*I like to skewer shrimp using two side-by-side skewers to prevent the shrimp from rotating around the skewer or falling in between the cooking grates.


I Have Soup

September 7, 2018



I know. September isn’t for soup. September’s devotion should be saved for its finest gifts to the Earth: tomatoes, corn, peaches, plums. Basil and mint and ALL of the herbs. I am not ignoring–or squandering–those gifts.

But sometimes life and circumstance require soup.

There are details, but they aren’t mine to tell. I can assure you that all is basically a-okay here. Here is not the problem.

Truth of the matter is, sometimes other people need soup. It’s soup they didn’t ask for; it’s soup they didn’t want dropped on their doorstep, if they had their druthers.

When life delivers a swift and foul kick to the gut, some people send flowers. Or money, or time, or pies or comfort in a casserole dish. I tend to send soup. Even in September.

The details, if you care about things like soup: This particular soup is a workhorse; it can be served warm, cold or room temperature. There’s no dairy in it to irritate bellies in revolt and it’s vegan/vegetarian for people who belong to that tribe. It’s laced with spices that are warm and comforting but not spicy. It’s full of nutritious stuff to fuel people who might not be eating much, or who are eating at erratic hours. It freezes beautifully, in case someone is drowning in pies and needs to stash it away for later consumption.

It will do.

It is what I have.

I will stand in front of your house, fully aware of my luck.

Me, who gets to bring the soup.

The person who drew the long straw, when you got the short one.

I’ll hesitate at the doorbell, heavy pot between my hands, knowing that there’s so much more I wish I could offer.

A better week. A better day. A night’s better sleep. A different diagnosis. An answer. A way to see out. A way to see something else than what I know you’re seeing. A hundred barrels of courage. A sliver of peace.

I never have any of those things to offer.

I wonder, when you open the door, if you’ll say: “Hey, asshole. Are you doing this for me? Or for yourself?”

I wonder what I’ll say to that. It’s a fair question. I’ll stumble on it.

Instead, all I have to offer is soup and I feel ridiculous, standing there with soup.

But I don’t know what else to do.

So I ring the bell and hand it over.

Me, who gets to bring the soup.






Lemony Carrot and Cauliflower Soup

serves 4

adapted very slightly from Melissa Clark


1 tablespoon coriander seeds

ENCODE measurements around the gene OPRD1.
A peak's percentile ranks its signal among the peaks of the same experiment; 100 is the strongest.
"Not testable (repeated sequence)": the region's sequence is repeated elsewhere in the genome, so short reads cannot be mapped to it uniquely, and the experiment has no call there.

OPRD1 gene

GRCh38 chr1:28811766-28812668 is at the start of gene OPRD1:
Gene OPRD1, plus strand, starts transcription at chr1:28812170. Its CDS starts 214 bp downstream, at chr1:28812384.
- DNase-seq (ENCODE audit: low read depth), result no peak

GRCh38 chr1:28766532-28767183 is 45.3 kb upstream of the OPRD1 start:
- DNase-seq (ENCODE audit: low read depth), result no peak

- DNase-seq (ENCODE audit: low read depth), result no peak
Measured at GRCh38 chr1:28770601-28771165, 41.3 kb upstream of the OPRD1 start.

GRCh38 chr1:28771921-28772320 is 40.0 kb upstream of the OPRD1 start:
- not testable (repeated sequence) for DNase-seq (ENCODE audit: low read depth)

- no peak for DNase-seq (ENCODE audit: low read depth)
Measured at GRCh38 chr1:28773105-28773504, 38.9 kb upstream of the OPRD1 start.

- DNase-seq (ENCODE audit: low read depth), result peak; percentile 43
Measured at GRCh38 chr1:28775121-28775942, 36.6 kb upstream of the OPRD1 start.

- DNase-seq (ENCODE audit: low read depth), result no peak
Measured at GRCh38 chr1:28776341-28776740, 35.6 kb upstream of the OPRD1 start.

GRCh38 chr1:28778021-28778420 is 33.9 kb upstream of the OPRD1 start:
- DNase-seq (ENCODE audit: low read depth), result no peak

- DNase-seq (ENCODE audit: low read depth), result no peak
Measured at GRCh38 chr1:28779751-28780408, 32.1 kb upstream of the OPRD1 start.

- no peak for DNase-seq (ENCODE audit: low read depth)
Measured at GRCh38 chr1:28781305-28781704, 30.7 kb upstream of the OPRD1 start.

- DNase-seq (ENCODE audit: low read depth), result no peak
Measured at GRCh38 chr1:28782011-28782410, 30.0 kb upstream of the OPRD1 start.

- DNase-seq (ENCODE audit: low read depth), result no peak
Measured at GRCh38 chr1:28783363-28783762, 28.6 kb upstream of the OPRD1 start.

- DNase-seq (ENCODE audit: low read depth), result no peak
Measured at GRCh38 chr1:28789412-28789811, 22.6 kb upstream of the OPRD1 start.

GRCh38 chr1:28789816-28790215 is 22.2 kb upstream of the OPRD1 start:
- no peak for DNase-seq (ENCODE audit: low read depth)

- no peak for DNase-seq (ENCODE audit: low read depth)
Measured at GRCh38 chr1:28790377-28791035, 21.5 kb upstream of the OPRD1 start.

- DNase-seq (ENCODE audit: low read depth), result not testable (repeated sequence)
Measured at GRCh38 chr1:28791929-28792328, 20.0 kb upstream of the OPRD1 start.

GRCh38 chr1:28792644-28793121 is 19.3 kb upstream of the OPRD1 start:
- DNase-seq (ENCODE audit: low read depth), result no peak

1/2 teaspoon cumin seeds

2 tablespoons olive oil, plus more for serving

2 large garlic cloves, finely chopped

5 medium carrots (1 pound), peeled and cut into 1/2-inch pieces

6 cups water or unsalted vegetable broth (plus more as needed)

1 1/2 teaspoons kosher salt, plus more as needed

1/4 teaspoon ground pepper

3 tablespoons white miso (I used Miso Master Organic Mellow White Miso, found in the refrigerated section of Whole Foods)

1 small (or half of a large) head cauliflower, trimmed and cut into florets

1/2 teaspoon lemon zest

2 tablespoons fresh lemon juice, or more to taste

Smoky (ancho) chile powder, for serving

Coarse sea salt, for serving

Cilantro leaves, for serving

**Author’s serving suggestion**–stir some full-fat coconut milk into this soup if you can. It takes a soup that is good to the WOW level, in this author’s opinion.


In a large, dry pot over medium heat, toast the coriander seeds until fragrant and dark golden brown, about 3 minutes. Transfer to a mortar and pestle and coarsely crush. (If, like me, you do not own a mortar and pestle, transfer the coriander seeds to a ziploc bag and whack the hell out of them with a cast iron skillet or meat mallet).

Return the pot to medium heat. Add the oil and the cumin seed and heat until the seeds begin to sizzle, about 2 minutes. Add the onion and cook until soft and lightly colored, 7-10 minutes. Stir in garlic and cook for a minute.

Add carrots, crushed coriander, salt, pepper and 6 cups water or broth to the pot. Stir in the miso until it dissolves. Bring the mixture to a simmer and cook, uncovered, 5 minutes. Stir in the cauliflower, bring back to simmer and cook, covered, over medium-low heat until the vegetables are very tender, 10-15 minutes.

Remove the soup from the heat and allow to cool slightly. Puree with an immersion blender or you can do it in batches in a blender. If necessary, turn on the heat and warm the soup through. Stir in the lemon zest and juice right before serving. Taste and adjust for seasoning. If soup seems too thick, thin with additional broth OR swirl in some full-fat coconut milk, which I really, really recommend.

To serve, ladle the soup into bowls. Drizzle with a little olive oil, a sprinkle of ancho chile powder, a sprinkle of sea salt and some cilantro.


Love Lives in a Tupperware

August 30, 2018

                  Bear witness, yo. The human pretzel leg.^^Apparently, it’s a trademark move.



My husband teases me a little that I’m the Food Police in our house, and when it comes to him, I guess I am. Guilty. I’m a little more lenient in the dietary department with the girls, because they’re still growing teenagers, with the metabolism that comes with it. A certain amount of junkity junk is bound to pass their lips…but that guy?